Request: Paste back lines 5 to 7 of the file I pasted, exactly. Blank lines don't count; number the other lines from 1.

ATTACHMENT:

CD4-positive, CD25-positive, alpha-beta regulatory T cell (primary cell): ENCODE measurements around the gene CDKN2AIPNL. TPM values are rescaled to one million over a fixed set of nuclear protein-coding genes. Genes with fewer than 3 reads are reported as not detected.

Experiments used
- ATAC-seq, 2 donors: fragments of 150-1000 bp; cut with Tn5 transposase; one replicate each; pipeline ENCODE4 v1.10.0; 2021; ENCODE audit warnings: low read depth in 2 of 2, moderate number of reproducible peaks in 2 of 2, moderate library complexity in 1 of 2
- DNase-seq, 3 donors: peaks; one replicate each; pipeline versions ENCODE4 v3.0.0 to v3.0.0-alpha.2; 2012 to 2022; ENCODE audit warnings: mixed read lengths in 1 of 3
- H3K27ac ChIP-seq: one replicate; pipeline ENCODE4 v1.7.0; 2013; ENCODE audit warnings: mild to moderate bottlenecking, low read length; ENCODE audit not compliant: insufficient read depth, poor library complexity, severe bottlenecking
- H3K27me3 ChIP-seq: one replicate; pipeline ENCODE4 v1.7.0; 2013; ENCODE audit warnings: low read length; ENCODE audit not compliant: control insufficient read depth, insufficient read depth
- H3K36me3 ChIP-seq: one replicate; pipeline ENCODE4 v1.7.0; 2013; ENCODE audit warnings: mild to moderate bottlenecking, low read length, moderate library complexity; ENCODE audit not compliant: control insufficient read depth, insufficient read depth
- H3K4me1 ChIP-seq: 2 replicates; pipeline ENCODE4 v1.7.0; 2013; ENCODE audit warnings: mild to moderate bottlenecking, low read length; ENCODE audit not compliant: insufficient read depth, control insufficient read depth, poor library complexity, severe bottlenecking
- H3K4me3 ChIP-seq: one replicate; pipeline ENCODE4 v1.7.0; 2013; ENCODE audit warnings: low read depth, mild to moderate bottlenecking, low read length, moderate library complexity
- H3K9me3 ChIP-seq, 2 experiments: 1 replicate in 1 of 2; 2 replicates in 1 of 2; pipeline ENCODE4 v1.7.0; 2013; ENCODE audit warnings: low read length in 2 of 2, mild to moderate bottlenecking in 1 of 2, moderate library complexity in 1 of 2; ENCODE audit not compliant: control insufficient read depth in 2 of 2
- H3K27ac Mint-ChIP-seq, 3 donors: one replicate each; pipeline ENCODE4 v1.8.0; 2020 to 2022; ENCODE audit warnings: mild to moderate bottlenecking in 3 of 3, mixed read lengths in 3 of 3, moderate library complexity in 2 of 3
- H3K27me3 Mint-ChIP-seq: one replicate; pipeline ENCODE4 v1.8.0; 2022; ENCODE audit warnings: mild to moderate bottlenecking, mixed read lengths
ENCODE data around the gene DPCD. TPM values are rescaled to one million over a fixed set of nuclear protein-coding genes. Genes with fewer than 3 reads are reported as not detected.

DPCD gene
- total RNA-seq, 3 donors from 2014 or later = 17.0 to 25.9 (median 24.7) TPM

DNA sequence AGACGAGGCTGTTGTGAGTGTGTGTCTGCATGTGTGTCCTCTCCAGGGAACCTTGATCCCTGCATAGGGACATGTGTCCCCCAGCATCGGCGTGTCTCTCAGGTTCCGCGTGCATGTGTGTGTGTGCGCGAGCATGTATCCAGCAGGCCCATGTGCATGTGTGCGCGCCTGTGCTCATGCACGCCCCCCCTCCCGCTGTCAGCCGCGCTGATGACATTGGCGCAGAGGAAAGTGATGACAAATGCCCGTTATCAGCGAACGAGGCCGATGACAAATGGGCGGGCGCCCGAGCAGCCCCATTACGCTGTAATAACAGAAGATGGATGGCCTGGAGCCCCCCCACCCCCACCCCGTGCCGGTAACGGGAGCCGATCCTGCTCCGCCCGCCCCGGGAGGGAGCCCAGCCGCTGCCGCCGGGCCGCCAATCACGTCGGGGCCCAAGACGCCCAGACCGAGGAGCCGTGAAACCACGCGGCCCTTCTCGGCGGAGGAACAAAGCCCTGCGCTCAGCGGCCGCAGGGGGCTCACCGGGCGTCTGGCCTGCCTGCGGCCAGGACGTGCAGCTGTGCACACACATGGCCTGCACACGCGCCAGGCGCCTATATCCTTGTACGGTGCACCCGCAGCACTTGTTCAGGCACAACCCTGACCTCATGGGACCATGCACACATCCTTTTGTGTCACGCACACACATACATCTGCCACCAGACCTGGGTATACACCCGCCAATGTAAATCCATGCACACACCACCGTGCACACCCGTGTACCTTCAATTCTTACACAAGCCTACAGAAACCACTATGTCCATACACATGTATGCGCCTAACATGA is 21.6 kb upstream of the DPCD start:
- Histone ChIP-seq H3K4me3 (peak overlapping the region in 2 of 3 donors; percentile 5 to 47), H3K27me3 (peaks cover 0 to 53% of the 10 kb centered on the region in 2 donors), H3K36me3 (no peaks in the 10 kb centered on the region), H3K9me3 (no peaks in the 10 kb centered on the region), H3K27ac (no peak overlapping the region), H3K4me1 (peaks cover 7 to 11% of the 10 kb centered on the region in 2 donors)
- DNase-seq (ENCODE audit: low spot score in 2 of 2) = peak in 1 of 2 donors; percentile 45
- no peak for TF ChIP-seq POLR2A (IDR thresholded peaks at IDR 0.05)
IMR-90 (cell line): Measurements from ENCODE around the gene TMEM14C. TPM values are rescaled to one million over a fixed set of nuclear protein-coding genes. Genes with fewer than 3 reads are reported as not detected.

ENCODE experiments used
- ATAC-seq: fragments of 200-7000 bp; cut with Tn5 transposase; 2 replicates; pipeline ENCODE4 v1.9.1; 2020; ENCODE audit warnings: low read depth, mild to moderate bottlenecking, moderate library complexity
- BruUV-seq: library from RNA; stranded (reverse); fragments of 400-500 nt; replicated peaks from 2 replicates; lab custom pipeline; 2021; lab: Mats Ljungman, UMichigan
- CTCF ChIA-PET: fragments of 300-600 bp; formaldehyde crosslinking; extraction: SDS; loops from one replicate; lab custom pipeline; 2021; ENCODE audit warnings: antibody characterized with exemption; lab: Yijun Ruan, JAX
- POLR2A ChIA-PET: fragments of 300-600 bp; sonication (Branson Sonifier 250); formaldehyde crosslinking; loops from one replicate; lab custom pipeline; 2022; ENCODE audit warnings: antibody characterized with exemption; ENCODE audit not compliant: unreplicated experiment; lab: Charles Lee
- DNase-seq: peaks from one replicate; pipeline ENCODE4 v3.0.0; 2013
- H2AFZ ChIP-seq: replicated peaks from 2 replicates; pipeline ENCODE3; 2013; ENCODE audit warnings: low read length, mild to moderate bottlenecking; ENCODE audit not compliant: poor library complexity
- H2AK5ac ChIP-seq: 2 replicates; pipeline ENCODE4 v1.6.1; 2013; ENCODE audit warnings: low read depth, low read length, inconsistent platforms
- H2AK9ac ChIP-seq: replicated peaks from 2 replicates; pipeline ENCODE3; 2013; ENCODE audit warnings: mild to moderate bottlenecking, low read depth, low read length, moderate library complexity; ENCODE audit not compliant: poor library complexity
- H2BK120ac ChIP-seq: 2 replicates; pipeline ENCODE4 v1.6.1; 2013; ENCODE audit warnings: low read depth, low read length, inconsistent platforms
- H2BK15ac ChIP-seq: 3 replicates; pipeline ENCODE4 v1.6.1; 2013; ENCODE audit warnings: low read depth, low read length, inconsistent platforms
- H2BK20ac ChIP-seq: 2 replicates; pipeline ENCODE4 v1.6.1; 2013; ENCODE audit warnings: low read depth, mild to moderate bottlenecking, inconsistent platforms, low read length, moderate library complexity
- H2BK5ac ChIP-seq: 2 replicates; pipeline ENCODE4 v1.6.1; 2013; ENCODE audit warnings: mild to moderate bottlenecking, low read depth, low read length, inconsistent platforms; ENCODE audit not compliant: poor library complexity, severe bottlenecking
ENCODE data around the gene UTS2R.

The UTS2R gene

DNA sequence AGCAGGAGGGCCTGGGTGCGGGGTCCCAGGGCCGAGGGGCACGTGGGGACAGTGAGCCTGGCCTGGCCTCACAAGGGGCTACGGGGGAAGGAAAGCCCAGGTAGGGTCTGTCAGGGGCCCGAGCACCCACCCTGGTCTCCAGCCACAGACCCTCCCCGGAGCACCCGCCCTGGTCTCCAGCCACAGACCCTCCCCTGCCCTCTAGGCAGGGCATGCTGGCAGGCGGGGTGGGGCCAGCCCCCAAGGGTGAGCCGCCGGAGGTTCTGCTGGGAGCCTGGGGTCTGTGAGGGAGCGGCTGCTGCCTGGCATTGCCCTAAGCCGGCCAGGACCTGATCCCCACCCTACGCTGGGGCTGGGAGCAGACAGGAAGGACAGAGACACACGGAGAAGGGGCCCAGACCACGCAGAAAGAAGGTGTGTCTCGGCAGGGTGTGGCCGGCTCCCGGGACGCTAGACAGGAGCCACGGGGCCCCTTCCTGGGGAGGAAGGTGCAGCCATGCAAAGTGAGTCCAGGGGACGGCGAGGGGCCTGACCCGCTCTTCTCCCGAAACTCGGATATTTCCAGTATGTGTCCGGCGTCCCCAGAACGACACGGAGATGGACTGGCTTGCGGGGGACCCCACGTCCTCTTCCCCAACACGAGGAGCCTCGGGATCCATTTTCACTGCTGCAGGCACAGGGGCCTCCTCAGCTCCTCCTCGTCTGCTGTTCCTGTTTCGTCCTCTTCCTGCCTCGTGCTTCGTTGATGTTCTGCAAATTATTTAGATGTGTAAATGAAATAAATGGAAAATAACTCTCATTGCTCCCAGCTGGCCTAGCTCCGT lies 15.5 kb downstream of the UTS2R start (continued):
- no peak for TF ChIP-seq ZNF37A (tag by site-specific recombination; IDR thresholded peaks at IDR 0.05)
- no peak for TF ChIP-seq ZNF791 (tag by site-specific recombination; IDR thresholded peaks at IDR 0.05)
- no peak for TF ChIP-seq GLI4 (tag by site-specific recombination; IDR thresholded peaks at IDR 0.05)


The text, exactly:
- H3K27ac ChIP-seq: one replicate; pipeline ENCODE4 v1.7.0; 2013; ENCODE audit warnings: mild to moderate bottlenecking, low read length; ENCODE audit not compliant: insufficient read depth, poor library complexity, severe bottlenecking
- H3K27me3 ChIP-seq: one replicate; pipeline ENCODE4 v1.7.0; 2013; ENCODE audit warnings: low read length; ENCODE audit not compliant: control insufficient read depth, insufficient read depth
- H3K36me3 ChIP-seq: one replicate; pipeline ENCODE4 v1.7.0; 2013; ENCODE audit warnings: mild to moderate bottlenecking, low read length, moderate library complexity; ENCODE audit not compliant: control insufficient read depth, insufficient read depth